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Re-assessment of YAP1 and MCR1 contributions to inhibitor tolerance in robust engineered Saccharomyces cerevisiae fermenting undetoxified lignocellulosic hydrolysate.

Wallace, Valeria LU ; Signori, Lorenzo; Li, Ying-Ying; Ask, Magnus; Bettiga, Maurizio; Porro, Danilo; Thevelein, Johan M; Branduardi, Paola; Foulquié-Moreno, María R and Gorwa-Grauslund, Marie-Francoise LU (2014) In AMB Express 4.
Abstract
Development of robust yeast strains that can efficiently ferment lignocellulose-based feedstocks is one of the requirements for achieving economically feasible bioethanol production processes. With this goal, several genes have been identified as promising candidates to confer improved tolerance to S. cerevisiae. In most of the cases, however, the evaluation of the genetic modification was performed only in laboratory strains, that is, in strains that are known to be quite sensitive to various types of stresses. In the present study, we evaluated the effects of overexpressing genes encoding the transcription factor (YAP1) and the mitochondrial NADH-cytochrome b5 reductase (MCR1), either alone or in combination, in an already robust and... (More)
Development of robust yeast strains that can efficiently ferment lignocellulose-based feedstocks is one of the requirements for achieving economically feasible bioethanol production processes. With this goal, several genes have been identified as promising candidates to confer improved tolerance to S. cerevisiae. In most of the cases, however, the evaluation of the genetic modification was performed only in laboratory strains, that is, in strains that are known to be quite sensitive to various types of stresses. In the present study, we evaluated the effects of overexpressing genes encoding the transcription factor (YAP1) and the mitochondrial NADH-cytochrome b5 reductase (MCR1), either alone or in combination, in an already robust and xylose-consuming industrial strain of S. cerevisiae and evaluated the effect during the fermentation of undiluted and undetoxified spruce hydrolysate. Overexpression of either gene resulted in faster hexose catabolism, but no cumulative effect was observed with the simultaneous overexpression. The improved phenotype of MCR1 overexpression appeared to be related, at least in part, to a faster furaldehyde reduction capacity, indicating that this reductase may have a wider substrate range than previously reported. Unexpectedly a decreased xylose fermentation rate was also observed in YAP1 overexpressing strains and possible reasons behind this phenotype are discussed. (Less)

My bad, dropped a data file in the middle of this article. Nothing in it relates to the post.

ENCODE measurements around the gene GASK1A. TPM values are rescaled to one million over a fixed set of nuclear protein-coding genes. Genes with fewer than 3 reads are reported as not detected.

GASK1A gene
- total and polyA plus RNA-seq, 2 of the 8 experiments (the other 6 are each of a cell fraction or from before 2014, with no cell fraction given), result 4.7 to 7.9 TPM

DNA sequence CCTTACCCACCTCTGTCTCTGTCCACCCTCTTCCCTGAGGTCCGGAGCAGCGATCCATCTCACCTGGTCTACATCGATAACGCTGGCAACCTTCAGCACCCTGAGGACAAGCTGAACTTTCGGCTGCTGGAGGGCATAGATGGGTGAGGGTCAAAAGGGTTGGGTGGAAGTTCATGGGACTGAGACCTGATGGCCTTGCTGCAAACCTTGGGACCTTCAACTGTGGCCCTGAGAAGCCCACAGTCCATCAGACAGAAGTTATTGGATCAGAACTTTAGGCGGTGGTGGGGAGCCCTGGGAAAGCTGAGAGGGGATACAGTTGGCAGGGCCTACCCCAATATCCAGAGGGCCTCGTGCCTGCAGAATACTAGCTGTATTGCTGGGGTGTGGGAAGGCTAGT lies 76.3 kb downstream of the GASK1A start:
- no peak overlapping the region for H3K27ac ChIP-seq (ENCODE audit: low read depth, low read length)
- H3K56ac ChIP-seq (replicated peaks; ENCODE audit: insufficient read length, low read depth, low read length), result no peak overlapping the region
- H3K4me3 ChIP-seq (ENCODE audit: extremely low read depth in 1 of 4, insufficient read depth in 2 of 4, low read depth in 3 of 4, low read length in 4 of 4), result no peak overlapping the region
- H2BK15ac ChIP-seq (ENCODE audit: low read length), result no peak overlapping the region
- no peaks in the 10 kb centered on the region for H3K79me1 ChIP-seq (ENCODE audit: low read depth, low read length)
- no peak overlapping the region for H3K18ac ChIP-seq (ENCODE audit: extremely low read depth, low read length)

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author
organization
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type
Contribution to journal
publication status
published
subject
in
AMB Express
volume
4
publisher
Springer Open
external identifiers
  • pmid:25147754
  • scopus:84947046745
ISSN
2191-0855
DOI
10.1186/s13568-014-0056-5
language
English
LU publication?
yes
id
8d885d69-7aca-4b52-825d-ca67f0043203 (old id 4614174)
date added to LUP
2014-09-12 16:42:20
date last changed
2017-08-27 04:50:35
@article{8d885d69-7aca-4b52-825d-ca67f0043203,
  abstract     = {Development of robust yeast strains that can efficiently ferment lignocellulose-based feedstocks is one of the requirements for achieving economically feasible bioethanol production processes. With this goal, several genes have been identified as promising candidates to confer improved tolerance to S. cerevisiae. In most of the cases, however, the evaluation of the genetic modification was performed only in laboratory strains, that is, in strains that are known to be quite sensitive to various types of stresses. In the present study, we evaluated the effects of overexpressing genes encoding the transcription factor (YAP1) and the mitochondrial NADH-cytochrome b5 reductase (MCR1), either alone or in combination, in an already robust and xylose-consuming industrial strain of S. cerevisiae and evaluated the effect during the fermentation of undiluted and undetoxified spruce hydrolysate. Overexpression of either gene resulted in faster hexose catabolism, but no cumulative effect was observed with the simultaneous overexpression. The improved phenotype of MCR1 overexpression appeared to be related, at least in part, to a faster furaldehyde reduction capacity, indicating that this reductase may have a wider substrate range than previously reported. Unexpectedly a decreased xylose fermentation rate was also observed in YAP1 overexpressing strains and possible reasons behind this phenotype are discussed.},
  articleno    = {56},
  author       = {Wallace, Valeria and Signori, Lorenzo and Li, Ying-Ying and Ask, Magnus and Bettiga, Maurizio and Porro, Danilo and Thevelein, Johan M and Branduardi, Paola and Foulquié-Moreno, María R and Gorwa-Grauslund, Marie-Francoise},
  issn         = {2191-0855},
  language     = {eng},
  publisher    = {Springer Open},
  series       = {AMB Express},
  title        = {Re-assessment of YAP1 and MCR1 contributions to inhibitor tolerance in robust engineered Saccharomyces cerevisiae fermenting undetoxified lignocellulosic hydrolysate.},
  url          = {http://dx.doi.org/10.1186/s13568-014-0056-5},
  volume       = {4},
  year         = {2014},
}